CHINA HERITAGE QUARTERLY China Heritage Project, The Australian National University ISSN 1833-8461
No. 29, March 2012


Tea Drinking and Ceramic Tea Bowls | China Heritage Quarterly

Tea Drinking and Ceramic Tea Bowls
An overview through dynastic history

Li Baoping 李宝平
Department of Archaeology
The University of Sydney

Fig.1 Tenth-century (Five dynasties) green ware bowl and stand carved with lotus petals 青釉刻花托碗, unearthed at the Huqiu Pagoda in Suzhou 蘇州虎丘塔, Jiangsu. (Source: Suzhou Municipal Museum)

Tea vessels are an indispensable part of tea culture. As the people who invented porcelain, it is hardly surprising that over the ages the Chinese have used chinaware as the primary vessel for drinking tea. Ceramic tea bowls are mentioned in the first major text on tea, The Classic of Tea 茶經. Compiled between 758-60CE by Lu Yu 陸羽 (733–804) of the Tang dynasty, this work had a profound effect on the diffusion of the tea-drinking. Lu Yu lists and ranks tea bowls made in kilns in six prefectures, and the celadon bowls made in Yuezhou 越州, Zhejiang. Called Yue ware 越窑 these are considered to be the most suitable for tea drinking.[Fig.1]

In The Classic of Tea Lu Yu also disagreed with those who regarded the famous Xing ware 邢窑—the white porcelain from Xingzhou in Hebei, as being superior to Yue celadon. He gave three reasons: first, while the Xing white porcelain looks like silver, Yue greenware is like jade; secondly, while Xing ware was like snow, Yue ware was like ice; and, thirdly, while Xing ware was white and made tea appear reddish, Yue ware was celadon and made tea appear green. Or, as he wrote:

Fig.2 Jian ware tea bowl with hare's fur markings 建窯兔毫盞, unearthed from a tomb of 1205 in Zhangshu, Jiangxi. (Source: Zhangshu Municipal Museum)

It can be most probably surmised that greenware 青瓷 was the favoured ceramic type for drinking tea in the Tang. The popularity of green coloured ceramics used for tea bowls is also supported by evidence from the greenware kilns of Changsha, Hunan 湖南長沙. The Changsha kilns are not among the seven producers listed by Lu Yu, nonetheless it must have been a significant supplier of tea bowls, something evident from the fact that a bowl was unearthed at the Changsha kiln site which, prior to firing, had written on it: tu wan 荼埦, 'bitter-tea bowl'. More interesting yet are finds from the Belitung shipwreck 黑石號沉船. This Arab merchant vessel set sail from a Chinese port and was probably destined for the Middle East, but sank in Indonesia waters in the early ninth century, something indicated by a ceramic bowl incised with a Chinese reign date corresponding with the year 826CE. The wreck contained a significant cargo of Chinese ceramics. These include numerous Changsha ware bowls of identical shape but diverse decoration, and a small number of Yue greenwares, Xing white porcelain, as well as wares with other origins. One of the Changsha bowls was also inscribed, before firing, with the words cha zhanzi 茶盞子, another term for tea bowl.[1] This is somewhat surprising since the bowl was most probably not intended for tea drinking in the Middle East, and the Chinese words would have meant little to a foreign user. It is hoped that further study of this tea bowl and other ceramics from Belitung will provide new insights into the production and management of Chinese ceramics in the Tang.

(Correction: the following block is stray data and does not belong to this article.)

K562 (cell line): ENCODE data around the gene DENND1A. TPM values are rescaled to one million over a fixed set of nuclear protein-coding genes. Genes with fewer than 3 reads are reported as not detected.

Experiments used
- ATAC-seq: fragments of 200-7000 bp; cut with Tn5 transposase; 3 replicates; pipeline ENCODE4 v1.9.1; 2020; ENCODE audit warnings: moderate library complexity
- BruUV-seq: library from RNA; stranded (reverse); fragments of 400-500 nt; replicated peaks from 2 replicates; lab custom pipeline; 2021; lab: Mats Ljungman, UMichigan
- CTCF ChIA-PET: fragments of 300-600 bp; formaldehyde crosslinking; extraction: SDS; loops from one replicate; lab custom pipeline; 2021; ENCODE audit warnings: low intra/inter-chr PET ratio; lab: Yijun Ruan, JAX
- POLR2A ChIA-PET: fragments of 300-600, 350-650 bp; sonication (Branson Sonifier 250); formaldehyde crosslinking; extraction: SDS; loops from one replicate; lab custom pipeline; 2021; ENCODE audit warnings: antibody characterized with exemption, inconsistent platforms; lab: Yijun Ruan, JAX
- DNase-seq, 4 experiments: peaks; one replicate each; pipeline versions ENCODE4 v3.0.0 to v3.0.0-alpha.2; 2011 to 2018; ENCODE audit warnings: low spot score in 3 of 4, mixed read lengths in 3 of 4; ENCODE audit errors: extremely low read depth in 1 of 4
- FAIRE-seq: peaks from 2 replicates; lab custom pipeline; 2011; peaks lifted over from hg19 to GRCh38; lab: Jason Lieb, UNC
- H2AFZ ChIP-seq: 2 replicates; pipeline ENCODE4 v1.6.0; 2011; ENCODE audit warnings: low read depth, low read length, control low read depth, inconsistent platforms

Contrasted with the Tang period, the Song dynasty saw the prevalence of blackware tea bowls, though other ceramic types were also used. This has a lot to do with the contemporary custom of 'tea contending' 鬥茶. While the primary tea-brewing technique during the Tang was to grind tea cakes into powder and then boil the resultant powder in a pot before ladling it into a tea bowl for drinking, the tea contending of the Song feature a whipped-tea method. This consisted of the grinding of the tea cake (usually an expensive or luxurious item) into fine powder, placing the powder in a bowl, pouring boiling water into the bowl from a ewer (usually also made from ceramic), and whipping the mixture with a whisk. The 'tea contending' partly consisted of comparison of the colour of the resulting tea. The whiter the froth of the whipped-tea the better, and not surprisingly blackware bowls were obviously well suited to this purpose. Tea contending prevailed in Song society, from the royal court to commoners, and its popularity lead to the intensive manufacturing and appreciation of blackware bowls across the empire.

Fig.3 Jizhou ware tea bowl with paper cut design encircling popular contemporary auspicious marks of May the Hall be Filled with Gold and Jade 金玉满堂, Longevity with Wealth and Nobility 長命富貴, Happiness, Longevity, Health and Peace 福壽康寧. Unearthed at the site of the Jizhou kiln. (Source: Jiangxi Provincial Museum)